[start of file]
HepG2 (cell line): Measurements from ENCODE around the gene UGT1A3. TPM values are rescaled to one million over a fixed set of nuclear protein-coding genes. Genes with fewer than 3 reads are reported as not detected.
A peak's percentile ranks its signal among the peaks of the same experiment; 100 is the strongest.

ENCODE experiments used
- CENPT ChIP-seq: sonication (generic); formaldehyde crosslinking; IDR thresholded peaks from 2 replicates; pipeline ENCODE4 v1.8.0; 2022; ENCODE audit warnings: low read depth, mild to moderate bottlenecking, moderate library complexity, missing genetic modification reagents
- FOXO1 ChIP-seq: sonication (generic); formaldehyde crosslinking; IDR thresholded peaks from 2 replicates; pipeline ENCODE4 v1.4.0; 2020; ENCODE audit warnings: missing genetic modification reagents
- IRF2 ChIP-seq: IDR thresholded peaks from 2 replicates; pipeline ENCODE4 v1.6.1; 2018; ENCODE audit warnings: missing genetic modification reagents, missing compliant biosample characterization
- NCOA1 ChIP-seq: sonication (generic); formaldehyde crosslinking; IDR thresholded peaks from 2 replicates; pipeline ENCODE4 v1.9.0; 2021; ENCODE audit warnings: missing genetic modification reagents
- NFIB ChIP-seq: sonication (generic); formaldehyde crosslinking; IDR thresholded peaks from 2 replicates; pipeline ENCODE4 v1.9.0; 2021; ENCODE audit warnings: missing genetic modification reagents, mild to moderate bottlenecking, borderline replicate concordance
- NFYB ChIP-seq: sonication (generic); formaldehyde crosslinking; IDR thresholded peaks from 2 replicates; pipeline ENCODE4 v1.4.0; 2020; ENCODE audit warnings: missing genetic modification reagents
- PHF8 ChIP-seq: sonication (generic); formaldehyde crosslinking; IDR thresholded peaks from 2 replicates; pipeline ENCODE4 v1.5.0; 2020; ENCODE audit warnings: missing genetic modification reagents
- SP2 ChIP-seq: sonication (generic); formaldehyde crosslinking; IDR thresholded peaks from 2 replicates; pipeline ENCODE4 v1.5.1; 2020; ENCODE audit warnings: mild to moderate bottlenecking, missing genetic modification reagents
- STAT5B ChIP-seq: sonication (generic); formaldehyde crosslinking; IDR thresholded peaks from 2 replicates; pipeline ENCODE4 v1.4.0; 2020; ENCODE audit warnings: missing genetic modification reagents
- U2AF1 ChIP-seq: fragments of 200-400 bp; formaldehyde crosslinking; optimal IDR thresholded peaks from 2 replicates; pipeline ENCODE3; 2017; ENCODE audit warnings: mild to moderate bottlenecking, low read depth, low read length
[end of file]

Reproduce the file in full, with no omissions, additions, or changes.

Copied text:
HepG2 (cell line): Measurements from ENCODE around the gene UGT1A3. TPM values are rescaled to one million over a fixed set of nuclear protein-coding genes. Genes with fewer than 3 reads are reported as not detected.
A peak's percentile ranks its signal among the peaks of the same experiment; 100 is the strongest.

ENCODE experiments used
- CENPT ChIP-seq: sonication (generic); formaldehyde crosslinking; IDR thresholded peaks from 2 replicates; pipeline ENCODE4 v1.8.0; 2022; ENCODE audit warnings: low read depth, mild to moderate bottlenecking, moderate library complexity, missing genetic modification reagents
- FOXO1 ChIP-seq: sonication (generic); formaldehyde crosslinking; IDR thresholded peaks from 2 replicates; pipeline ENCODE4 v1.4.0; 2020; ENCODE audit warnings: missing genetic modification reagents
- IRF2 ChIP-seq: IDR thresholded peaks from 2 replicates; pipeline ENCODE4 v1.6.1; 2018; ENCODE audit warnings: missing genetic modification reagents, missing compliant biosample characterization
- NCOA1 ChIP-seq: sonication (generic); formaldehyde crosslinking; IDR thresholded peaks from 2 replicates; pipeline ENCODE4 v1.9.0; 2021; ENCODE audit warnings: missing genetic modification reagents
- NFIB ChIP-seq: sonication (generic); formaldehyde crosslinking; IDR thresholded peaks from 2 replicates; pipeline ENCODE4 v1.9.0; 2021; ENCODE audit warnings: missing genetic modification reagents, mild to moderate bottlenecking, borderline replicate concordance
- NFYB ChIP-seq: sonication (generic); formaldehyde crosslinking; IDR thresholded peaks from 2 replicates; pipeline ENCODE4 v1.4.0; 2020; ENCODE audit warnings: missing genetic modification reagents
- PHF8 ChIP-seq: sonication (generic); formaldehyde crosslinking; IDR thresholded peaks from 2 replicates; pipeline ENCODE4 v1.5.0; 2020; ENCODE audit warnings: missing genetic modification reagents
- SP2 ChIP-seq: sonication (generic); formaldehyde crosslinking; IDR thresholded peaks from 2 replicates; pipeline ENCODE4 v1.5.1; 2020; ENCODE audit warnings: mild to moderate bottlenecking, missing genetic modification reagents
- STAT5B ChIP-seq: sonication (generic); formaldehyde crosslinking; IDR thresholded peaks from 2 replicates; pipeline ENCODE4 v1.4.0; 2020; ENCODE audit warnings: missing genetic modification reagents
- U2AF1 ChIP-seq: fragments of 200-400 bp; formaldehyde crosslinking; optimal IDR thresholded peaks from 2 replicates; pipeline ENCODE3; 2017; ENCODE audit warnings: mild to moderate bottlenecking, low read depth, low read length